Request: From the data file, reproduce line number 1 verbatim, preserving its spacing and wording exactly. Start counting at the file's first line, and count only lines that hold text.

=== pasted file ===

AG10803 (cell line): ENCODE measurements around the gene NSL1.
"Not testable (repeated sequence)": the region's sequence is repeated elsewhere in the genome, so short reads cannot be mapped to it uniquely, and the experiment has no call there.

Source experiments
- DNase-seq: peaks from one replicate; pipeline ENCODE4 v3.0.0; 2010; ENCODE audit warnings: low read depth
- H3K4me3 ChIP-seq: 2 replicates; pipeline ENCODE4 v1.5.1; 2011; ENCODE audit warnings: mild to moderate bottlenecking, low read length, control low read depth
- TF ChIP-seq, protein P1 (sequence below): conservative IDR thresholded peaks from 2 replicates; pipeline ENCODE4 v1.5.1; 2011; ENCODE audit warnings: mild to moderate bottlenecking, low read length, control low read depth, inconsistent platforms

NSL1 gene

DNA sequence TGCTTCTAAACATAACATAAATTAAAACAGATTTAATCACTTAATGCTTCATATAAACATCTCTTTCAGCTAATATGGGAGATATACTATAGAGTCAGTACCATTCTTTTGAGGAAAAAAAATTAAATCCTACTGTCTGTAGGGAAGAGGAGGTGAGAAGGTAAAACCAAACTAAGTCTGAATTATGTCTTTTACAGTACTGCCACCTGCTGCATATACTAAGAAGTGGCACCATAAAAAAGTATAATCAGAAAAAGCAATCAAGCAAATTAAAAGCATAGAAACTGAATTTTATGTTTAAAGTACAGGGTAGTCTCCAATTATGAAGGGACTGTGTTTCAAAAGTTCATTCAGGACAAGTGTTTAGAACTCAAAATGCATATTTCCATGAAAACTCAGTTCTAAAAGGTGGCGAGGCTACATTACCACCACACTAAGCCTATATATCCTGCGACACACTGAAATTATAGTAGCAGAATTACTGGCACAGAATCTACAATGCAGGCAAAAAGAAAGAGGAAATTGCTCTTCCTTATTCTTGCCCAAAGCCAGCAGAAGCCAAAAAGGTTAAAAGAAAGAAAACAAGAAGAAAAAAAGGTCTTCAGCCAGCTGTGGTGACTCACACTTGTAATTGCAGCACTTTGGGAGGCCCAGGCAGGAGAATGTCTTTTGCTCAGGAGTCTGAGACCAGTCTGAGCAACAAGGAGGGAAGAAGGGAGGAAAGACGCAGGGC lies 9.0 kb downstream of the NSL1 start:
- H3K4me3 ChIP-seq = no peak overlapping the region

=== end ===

AG10803 (cell line): ENCODE measurements around the gene NSL1.